It took years of study and gospel scrutiny for me to finally realize what the Lord means when he says "prosper in the land." I should have caught on from the very verse I just quoted. The rest of that verse says, "But inasmuch as ye will not keep my commandments ye shall be cut off from my presence." I was always so caught up in the "prosper" part that I didn't see that the opposite of prospering has nothing to do with wealth. The opposite is to be cut off from the Lord. This led me to the realization that this earth is one day going to be the celestial kingdom. So to prosper in the land means to stay here—to be part of the celestial kingdom. This is explained in Proverbs 2:21-22, "For the upright shall dwell in the land, and the perfect shall remain in it. But the wicked shall be cut off from the earth, and the transgressors shall be rooted out of it."

While it is true that righteous people often acquire more earthly prosperity, it doesn't always happen. There are many righteous people who struggle financially and many wicked people who don't. But righteous people will always acquire faith and will "prosper in the land" in that they will receive a celestial inheritance in this land.

Now when I think back on my growing up years I realize that everything went exactly as it was supposed to. My parents had faith. What more could I ask for?

Wednesday, January 18, 2012

A Postive Side To Vexation

We’ve talked about vexation as the negative feelings that confront us when we leave the Realm of Truth and fall into the Pit of Illusion. Vexation always occurs then and we’ve discussed how when we feel that vexation we need to identify what is causing the vexation and then ask, “Can I fix it or do I need to live with it?” From there we’ve mainly talked about learning to live with it, but there are also cases when it can be fixed and even situations when those vexing feelings seem to be a call to do something to fix a situation.

When we see injustice in the world around us or experience life changing situations, it can be a call to do something. I have a friend whose grand daughter was killed by a drunk driver. She felt the necessary pain of the situation, and began to experience unnecessary pain. When she asked the question, “Can I fix it?”, the answer as to the death was no, but she could do something to try and make it so others didn’t have to go through what her family had gone through. She got very involved in Mother Against Drunk Driving and has done much good.

The answer to “Can I fix it?” may surprise us sometimes. To Live in Truth means you are open to those surprises.

Tuesday, January 17, 2012

Informal Church

Ben got himself ready for church.
We made it home! There's more snow in Everette, Washington, than there is in Utah! Even though we were snowed in and didn't get to do the things we'd planned, we had a wonderful time. Especially touching for me was having our own church service. We sang, we prayed, and each one of us gave a short talk. It was wonderful to hear my young grandchildren bear testimony of Jesus Christ and of the restoration of the gospel. It was exiting to learn from them. And that reminded me of something I'd read from Elder Henry B. Eyring many years before that I looked up again this morning.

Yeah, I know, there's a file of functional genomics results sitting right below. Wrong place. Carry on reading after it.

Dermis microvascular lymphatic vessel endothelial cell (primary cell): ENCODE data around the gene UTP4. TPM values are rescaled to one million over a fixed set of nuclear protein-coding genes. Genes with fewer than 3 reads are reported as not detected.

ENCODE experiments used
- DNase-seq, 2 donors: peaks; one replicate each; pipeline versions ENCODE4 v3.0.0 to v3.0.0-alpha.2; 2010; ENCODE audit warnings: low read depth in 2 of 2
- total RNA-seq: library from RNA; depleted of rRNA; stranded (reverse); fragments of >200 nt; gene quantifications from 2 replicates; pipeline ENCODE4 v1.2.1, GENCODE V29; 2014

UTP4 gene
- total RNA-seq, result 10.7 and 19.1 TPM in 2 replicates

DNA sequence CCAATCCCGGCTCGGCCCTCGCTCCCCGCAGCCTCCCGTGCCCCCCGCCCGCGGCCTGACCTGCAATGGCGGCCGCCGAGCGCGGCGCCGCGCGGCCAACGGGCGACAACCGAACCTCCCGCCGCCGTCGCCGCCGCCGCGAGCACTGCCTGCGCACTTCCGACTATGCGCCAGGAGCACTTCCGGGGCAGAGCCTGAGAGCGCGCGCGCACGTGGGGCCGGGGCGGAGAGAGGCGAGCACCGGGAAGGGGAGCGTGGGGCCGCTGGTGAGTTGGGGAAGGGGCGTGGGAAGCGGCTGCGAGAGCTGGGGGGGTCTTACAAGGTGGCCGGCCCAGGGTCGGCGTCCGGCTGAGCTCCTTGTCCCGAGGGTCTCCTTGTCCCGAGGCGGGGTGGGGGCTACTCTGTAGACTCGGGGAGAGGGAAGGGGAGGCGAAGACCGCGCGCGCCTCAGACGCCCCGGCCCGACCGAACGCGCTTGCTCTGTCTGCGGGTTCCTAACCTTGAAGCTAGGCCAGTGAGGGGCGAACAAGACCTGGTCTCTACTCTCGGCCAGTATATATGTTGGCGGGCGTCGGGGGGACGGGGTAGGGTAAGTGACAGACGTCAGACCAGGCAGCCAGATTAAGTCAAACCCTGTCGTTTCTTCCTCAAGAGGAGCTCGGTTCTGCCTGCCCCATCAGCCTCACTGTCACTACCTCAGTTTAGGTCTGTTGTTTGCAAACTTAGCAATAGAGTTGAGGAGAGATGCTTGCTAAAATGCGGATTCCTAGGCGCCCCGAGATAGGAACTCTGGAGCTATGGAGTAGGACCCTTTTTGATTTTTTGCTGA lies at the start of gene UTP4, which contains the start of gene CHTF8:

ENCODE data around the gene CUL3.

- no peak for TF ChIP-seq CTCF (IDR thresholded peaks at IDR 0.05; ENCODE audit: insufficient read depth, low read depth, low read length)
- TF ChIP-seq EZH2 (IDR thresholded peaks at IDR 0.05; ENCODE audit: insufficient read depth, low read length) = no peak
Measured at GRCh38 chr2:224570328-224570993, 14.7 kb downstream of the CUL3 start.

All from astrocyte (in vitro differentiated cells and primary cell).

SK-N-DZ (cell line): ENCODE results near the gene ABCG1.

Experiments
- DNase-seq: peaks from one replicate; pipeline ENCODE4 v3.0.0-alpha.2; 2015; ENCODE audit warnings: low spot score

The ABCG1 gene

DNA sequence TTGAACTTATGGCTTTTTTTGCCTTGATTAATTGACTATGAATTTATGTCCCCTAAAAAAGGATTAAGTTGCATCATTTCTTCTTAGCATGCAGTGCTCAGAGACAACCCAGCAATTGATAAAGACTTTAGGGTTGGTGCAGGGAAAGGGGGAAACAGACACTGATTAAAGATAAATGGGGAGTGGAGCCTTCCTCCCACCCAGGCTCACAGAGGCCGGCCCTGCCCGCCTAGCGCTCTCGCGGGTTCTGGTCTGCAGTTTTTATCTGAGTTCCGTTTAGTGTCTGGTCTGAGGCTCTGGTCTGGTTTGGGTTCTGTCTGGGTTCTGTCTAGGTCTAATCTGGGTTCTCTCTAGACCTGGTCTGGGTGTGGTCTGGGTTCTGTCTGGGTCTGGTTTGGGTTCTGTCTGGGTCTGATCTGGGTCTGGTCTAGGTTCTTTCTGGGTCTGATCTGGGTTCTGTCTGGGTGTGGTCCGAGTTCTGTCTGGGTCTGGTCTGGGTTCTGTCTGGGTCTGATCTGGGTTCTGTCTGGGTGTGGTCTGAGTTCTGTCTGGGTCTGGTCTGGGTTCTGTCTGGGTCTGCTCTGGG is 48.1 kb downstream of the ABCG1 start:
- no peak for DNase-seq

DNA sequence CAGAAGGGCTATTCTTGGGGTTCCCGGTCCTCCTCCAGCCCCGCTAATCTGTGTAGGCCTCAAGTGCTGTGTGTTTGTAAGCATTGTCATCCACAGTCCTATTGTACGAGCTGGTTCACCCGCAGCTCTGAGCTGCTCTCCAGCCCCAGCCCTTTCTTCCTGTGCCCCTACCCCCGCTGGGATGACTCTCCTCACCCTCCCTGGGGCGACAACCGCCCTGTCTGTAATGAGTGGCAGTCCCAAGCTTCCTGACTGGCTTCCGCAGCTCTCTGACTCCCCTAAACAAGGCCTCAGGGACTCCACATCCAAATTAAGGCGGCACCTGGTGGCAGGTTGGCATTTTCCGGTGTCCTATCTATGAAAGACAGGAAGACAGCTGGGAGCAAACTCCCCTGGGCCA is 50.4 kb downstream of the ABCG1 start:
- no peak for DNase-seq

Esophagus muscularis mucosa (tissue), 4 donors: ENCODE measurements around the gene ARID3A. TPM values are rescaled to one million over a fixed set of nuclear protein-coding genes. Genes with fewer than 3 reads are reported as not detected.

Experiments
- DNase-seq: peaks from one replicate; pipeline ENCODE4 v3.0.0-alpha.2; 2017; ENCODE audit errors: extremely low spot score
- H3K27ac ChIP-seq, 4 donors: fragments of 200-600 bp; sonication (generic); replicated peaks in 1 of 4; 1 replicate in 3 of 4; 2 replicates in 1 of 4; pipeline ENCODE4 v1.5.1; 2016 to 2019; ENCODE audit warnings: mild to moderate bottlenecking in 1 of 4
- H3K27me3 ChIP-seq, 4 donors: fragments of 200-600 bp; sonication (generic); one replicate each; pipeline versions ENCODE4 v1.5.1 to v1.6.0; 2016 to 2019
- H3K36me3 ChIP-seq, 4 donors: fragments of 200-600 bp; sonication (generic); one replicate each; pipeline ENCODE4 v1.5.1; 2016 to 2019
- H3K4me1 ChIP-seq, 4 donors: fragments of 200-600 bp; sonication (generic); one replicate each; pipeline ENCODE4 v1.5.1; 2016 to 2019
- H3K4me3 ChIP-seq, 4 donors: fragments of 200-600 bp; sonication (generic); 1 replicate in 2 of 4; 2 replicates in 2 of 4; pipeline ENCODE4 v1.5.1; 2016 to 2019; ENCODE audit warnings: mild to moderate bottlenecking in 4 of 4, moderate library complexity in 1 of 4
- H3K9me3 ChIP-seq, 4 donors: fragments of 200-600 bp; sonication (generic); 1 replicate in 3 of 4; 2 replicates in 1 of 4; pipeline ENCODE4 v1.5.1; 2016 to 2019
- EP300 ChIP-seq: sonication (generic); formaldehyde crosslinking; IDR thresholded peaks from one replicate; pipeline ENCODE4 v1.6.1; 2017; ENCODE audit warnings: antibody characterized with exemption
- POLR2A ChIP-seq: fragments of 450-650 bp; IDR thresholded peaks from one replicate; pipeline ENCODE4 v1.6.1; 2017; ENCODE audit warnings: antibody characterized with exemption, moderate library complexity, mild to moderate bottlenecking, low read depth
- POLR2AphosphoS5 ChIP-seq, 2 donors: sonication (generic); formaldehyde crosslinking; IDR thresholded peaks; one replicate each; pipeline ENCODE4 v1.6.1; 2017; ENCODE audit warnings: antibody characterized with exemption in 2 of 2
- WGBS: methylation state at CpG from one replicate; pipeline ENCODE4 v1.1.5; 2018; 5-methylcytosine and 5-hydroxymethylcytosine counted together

In his book To Draw Closer to God, Elder Eyring tells about how we can learn from anyone in any situation and then he relates the story of a time when he was young and found himself bored during a Sacrament meeting. But as he looked at his father, a highly intelligent academic and a master of the scriptures, he was amazed to see him deeply engrossed in the talk.

When walking home from church with his father, Elder Eyring took the opportunity to ask his father what he thought about the meeting and his father said it was wonderful. Puzzled, Elder Eyring tried to summon the courage to ask how it was wonderful when his father, as if reading his mind, started to laugh. "Hal, let me tell you something. Since I was a very young man, I have taught myself to do something in a church meeting. When the speaker begins, I listen carefully and ask myself what it is he is trying to say. Then, once I think I know what he is trying to accomplish, I give myself a sermon on that subject."  They walked on in silence for a moment and then his father said, "Hal, since then I have never been to a bad meeting."

Since I read that, I've come to realize that I have a responsibility to learn and that no matter who is teaching I can learn if I have the spirit with me. Sunday, in a very informal meeting, I learned from a five year old and a nine year old more about what it means to be a child of God.

Monday, January 16, 2012

Making the Most of It

This has been an interesting vacation. Everything we've planned has need cancelled because of the weather--even church yesterday! A hugh storm dropped about a foot of snow Sunday morning and it knocked out power to the church house. So we had church at home, All we have done is relax and cook and eat. I'm taking home five extra pounds and I don't mean in my luggage! But it has been fun to visit and play with the grand kids! We just hope we can fly out today!

Sunday, January 15, 2012

Sabbath Scripture

My grace is sufficient for thee:for my strength is made perfect in weakness. 2 Corinthians 12:9

Saturday, January 14, 2012

Lessons in Seattle